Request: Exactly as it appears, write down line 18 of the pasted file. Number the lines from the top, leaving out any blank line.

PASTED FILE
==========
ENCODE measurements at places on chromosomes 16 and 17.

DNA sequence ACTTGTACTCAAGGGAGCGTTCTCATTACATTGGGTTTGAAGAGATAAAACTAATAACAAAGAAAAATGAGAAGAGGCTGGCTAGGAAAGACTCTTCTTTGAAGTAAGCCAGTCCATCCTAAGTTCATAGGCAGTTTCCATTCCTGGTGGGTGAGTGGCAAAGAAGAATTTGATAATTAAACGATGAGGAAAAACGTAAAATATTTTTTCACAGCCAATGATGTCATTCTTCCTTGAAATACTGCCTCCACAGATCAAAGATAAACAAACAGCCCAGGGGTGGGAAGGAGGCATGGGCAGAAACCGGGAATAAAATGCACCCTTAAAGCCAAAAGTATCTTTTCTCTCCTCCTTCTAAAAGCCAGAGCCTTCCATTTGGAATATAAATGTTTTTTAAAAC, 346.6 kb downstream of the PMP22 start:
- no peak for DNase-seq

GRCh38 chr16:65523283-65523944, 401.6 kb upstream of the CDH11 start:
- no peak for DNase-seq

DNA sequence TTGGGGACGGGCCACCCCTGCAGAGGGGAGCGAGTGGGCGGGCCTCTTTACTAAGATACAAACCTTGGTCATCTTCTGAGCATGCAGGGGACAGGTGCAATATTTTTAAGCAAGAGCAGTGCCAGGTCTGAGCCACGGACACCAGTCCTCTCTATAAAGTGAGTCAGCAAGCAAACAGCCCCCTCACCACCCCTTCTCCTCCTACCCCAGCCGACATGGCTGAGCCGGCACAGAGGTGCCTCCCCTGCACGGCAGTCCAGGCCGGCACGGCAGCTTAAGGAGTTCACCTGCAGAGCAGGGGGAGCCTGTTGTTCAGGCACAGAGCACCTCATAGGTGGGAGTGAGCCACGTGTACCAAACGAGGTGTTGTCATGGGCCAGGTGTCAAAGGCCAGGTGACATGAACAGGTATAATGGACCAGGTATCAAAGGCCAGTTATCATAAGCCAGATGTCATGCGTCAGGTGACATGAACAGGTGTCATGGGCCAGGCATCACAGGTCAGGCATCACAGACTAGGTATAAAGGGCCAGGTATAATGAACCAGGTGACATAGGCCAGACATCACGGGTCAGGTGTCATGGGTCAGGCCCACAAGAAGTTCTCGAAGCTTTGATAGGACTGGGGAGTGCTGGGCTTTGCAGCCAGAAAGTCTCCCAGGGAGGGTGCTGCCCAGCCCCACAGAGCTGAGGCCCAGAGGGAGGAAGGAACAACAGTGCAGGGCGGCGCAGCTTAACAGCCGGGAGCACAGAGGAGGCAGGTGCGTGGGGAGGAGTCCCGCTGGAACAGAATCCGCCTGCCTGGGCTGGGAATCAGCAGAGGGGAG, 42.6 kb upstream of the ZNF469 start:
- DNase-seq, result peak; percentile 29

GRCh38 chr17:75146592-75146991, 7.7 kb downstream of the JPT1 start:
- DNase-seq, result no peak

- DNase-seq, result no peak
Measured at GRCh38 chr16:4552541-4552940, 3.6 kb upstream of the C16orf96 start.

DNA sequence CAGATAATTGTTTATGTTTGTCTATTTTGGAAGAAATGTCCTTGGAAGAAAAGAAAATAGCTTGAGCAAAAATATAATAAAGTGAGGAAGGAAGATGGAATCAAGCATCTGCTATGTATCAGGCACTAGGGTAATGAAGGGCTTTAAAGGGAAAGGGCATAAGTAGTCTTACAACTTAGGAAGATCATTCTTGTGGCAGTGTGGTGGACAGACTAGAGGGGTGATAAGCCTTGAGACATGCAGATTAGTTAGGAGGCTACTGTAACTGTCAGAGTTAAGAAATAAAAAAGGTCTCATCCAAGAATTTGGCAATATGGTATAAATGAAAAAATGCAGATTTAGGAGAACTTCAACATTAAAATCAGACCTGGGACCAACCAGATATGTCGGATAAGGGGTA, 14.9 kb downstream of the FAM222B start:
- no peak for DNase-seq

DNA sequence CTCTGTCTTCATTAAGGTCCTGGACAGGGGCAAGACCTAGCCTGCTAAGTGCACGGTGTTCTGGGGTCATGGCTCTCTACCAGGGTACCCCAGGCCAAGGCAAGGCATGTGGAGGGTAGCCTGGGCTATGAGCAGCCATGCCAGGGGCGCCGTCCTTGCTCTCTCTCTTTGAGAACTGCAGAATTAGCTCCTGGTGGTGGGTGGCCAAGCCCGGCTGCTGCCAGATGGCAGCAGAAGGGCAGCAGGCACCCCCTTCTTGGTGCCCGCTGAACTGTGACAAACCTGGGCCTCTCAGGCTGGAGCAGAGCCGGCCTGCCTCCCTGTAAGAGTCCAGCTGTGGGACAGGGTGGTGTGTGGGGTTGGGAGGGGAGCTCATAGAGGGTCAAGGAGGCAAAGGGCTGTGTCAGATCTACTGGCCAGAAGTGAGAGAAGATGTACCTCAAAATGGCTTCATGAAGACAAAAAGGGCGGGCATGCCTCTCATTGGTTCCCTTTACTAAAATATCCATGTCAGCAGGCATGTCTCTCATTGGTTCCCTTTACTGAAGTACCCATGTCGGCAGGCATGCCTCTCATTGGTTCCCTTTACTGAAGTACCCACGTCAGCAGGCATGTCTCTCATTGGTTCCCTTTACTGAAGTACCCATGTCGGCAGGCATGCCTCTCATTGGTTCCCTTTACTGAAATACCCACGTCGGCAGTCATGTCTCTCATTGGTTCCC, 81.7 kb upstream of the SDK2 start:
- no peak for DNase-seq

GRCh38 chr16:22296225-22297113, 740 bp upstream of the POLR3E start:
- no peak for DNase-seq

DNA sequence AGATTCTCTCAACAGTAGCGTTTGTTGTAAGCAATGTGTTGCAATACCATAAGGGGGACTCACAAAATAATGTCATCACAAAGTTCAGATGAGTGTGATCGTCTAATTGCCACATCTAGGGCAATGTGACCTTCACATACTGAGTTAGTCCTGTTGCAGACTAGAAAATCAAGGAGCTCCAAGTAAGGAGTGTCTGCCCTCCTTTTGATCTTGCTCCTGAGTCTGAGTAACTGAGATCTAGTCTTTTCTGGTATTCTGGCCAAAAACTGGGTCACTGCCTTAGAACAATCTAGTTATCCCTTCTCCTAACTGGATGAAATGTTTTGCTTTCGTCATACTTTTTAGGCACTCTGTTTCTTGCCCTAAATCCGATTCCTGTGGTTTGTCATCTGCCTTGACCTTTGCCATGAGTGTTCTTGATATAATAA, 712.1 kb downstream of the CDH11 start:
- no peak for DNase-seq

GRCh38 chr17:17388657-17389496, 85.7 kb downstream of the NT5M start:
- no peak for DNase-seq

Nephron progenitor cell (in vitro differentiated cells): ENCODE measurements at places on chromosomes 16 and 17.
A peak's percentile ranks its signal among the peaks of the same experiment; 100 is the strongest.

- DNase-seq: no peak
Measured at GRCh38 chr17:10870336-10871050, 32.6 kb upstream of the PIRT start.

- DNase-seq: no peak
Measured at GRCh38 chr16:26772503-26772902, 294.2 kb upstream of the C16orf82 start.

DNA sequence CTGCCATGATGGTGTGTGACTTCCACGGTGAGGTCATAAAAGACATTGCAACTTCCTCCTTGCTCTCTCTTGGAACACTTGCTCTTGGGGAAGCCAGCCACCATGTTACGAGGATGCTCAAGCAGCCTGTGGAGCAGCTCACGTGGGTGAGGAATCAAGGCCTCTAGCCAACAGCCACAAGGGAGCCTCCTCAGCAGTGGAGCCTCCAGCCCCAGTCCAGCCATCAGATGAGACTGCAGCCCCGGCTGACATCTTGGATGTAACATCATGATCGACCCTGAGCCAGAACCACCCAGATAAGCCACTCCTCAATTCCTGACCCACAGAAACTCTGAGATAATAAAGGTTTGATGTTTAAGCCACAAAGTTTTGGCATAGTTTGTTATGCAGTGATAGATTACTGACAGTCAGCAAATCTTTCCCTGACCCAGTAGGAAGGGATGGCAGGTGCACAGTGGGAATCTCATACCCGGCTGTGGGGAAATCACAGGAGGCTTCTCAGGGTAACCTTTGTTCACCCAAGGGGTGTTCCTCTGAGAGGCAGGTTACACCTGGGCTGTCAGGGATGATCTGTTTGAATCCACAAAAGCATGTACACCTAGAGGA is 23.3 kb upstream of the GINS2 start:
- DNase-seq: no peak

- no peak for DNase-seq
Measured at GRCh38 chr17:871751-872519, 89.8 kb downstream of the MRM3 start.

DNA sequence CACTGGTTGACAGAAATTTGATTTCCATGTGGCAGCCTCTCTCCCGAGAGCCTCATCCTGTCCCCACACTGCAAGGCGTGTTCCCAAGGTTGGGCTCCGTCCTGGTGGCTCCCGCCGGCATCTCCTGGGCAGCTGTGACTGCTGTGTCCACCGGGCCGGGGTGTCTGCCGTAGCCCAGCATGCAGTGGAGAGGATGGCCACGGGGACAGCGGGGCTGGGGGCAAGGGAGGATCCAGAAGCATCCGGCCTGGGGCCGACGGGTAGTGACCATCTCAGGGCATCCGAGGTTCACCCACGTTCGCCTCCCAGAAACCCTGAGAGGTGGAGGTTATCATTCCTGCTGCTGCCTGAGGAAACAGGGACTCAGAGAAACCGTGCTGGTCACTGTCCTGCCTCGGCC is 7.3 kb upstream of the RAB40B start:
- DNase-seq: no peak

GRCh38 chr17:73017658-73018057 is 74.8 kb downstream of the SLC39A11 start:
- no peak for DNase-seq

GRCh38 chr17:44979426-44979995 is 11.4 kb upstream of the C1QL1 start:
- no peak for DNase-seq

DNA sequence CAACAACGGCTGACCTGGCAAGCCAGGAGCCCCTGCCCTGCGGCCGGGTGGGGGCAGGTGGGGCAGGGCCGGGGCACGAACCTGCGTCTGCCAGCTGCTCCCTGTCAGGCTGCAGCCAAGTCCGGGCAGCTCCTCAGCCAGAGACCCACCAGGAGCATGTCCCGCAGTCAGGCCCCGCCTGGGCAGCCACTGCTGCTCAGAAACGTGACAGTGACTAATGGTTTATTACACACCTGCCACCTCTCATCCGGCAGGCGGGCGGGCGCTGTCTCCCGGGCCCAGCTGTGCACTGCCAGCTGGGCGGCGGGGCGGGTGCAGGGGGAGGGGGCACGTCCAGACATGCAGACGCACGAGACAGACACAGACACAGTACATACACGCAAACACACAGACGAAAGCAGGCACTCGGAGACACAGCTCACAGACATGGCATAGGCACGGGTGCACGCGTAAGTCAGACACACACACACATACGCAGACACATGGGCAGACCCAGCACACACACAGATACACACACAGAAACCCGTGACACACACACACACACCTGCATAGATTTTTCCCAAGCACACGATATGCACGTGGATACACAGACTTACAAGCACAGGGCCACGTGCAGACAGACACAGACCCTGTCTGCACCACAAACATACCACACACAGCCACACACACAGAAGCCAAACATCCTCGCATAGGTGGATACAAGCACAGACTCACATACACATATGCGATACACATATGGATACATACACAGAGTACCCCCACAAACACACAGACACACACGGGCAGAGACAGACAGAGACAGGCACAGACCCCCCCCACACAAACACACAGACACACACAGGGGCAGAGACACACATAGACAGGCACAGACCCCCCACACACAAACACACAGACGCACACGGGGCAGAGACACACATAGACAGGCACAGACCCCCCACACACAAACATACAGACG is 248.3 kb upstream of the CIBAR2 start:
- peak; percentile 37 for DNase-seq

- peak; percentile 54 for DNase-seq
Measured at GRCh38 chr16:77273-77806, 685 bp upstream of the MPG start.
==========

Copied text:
DNA sequence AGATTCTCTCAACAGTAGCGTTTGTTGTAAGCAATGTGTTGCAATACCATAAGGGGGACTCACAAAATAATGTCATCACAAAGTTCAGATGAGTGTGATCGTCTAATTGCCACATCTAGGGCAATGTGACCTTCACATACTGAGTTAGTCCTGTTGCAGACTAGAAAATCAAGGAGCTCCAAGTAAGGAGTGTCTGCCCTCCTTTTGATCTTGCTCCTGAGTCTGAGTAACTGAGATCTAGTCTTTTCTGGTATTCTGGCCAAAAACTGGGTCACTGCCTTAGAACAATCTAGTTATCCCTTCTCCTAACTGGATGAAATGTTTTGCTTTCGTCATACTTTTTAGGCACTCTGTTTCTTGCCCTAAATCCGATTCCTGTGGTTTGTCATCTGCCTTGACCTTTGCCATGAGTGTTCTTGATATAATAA, 712.1 kb downstream of the CDH11 start: